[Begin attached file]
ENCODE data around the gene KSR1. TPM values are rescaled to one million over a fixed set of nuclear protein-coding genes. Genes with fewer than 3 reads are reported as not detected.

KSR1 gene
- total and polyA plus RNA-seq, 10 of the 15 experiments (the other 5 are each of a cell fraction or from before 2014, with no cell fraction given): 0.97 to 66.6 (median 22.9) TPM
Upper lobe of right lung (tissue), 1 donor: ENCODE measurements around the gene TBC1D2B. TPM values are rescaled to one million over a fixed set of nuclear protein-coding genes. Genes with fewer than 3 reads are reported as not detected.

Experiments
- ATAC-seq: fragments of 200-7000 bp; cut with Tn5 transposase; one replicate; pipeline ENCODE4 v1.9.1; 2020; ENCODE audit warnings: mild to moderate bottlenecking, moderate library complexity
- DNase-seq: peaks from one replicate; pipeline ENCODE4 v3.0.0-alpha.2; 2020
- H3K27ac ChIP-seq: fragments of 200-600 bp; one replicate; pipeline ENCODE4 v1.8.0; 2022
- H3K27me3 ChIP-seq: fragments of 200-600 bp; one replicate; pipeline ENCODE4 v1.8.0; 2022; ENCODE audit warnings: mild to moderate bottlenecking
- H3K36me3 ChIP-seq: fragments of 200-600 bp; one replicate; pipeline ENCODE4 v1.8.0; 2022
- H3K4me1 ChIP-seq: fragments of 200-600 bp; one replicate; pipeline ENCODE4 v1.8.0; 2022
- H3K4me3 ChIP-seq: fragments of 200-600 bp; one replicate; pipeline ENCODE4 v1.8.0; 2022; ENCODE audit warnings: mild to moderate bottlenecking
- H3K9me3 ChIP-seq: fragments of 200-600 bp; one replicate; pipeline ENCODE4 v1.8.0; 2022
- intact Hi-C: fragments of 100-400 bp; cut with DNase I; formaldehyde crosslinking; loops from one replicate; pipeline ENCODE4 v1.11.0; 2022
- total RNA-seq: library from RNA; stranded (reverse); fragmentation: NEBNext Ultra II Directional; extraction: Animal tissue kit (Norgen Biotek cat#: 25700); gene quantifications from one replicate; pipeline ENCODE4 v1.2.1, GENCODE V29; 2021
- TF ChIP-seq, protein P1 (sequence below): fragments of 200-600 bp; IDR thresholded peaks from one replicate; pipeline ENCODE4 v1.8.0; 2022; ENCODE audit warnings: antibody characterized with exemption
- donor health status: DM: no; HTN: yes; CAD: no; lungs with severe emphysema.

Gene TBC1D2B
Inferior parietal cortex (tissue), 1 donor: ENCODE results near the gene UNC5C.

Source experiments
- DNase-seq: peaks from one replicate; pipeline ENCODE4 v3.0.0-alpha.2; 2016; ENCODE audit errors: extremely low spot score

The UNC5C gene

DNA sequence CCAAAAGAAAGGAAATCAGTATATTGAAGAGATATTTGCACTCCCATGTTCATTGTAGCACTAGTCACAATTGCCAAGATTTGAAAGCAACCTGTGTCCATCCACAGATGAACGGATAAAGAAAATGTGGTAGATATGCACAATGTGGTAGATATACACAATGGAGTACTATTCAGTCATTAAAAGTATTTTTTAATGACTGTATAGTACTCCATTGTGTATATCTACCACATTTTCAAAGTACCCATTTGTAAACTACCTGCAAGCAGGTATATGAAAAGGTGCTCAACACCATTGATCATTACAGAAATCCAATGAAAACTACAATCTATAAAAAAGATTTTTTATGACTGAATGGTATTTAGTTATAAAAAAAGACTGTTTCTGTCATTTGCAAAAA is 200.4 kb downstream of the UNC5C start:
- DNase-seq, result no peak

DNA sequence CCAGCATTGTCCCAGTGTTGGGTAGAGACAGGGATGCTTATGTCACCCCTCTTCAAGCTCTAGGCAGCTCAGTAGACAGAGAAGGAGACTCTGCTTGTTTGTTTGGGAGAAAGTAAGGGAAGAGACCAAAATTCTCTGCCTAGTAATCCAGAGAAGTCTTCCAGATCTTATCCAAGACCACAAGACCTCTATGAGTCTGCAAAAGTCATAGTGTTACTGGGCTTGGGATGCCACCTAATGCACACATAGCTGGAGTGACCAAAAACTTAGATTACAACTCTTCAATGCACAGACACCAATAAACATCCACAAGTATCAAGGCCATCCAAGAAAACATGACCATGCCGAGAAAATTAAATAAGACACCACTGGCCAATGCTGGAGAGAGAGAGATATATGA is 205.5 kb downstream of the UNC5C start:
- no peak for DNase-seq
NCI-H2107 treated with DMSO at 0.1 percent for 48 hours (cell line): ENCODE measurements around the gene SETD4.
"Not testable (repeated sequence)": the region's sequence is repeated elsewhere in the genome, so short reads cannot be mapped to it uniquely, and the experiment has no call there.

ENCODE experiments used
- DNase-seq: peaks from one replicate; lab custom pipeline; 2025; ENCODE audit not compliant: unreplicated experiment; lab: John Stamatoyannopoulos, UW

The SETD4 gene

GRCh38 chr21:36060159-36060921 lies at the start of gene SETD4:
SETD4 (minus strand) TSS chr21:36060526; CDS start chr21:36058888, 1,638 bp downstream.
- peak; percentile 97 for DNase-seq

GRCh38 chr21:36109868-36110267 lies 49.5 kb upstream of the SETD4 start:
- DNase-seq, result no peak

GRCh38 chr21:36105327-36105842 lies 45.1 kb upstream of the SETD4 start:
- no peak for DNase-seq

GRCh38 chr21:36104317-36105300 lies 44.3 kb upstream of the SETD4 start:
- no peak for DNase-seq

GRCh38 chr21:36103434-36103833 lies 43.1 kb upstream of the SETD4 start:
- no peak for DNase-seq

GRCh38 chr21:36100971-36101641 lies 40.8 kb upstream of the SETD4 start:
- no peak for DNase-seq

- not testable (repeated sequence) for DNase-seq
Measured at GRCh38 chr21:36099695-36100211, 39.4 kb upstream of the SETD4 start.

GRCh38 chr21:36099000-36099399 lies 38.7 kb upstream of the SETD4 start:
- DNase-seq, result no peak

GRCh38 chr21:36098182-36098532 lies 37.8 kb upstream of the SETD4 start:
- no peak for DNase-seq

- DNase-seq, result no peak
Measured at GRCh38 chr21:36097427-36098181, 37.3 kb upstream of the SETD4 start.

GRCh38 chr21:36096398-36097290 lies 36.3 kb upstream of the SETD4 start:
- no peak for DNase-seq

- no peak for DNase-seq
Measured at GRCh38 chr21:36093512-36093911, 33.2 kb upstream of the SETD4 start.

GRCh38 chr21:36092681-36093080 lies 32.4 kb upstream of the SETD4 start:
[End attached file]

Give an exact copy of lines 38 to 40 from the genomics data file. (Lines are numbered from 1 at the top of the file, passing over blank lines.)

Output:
- no peak for DNase-seq

GRCh38 chr21:36104317-36105300 lies 44.3 kb upstream of the SETD4 start:
- no peak for DNase-seq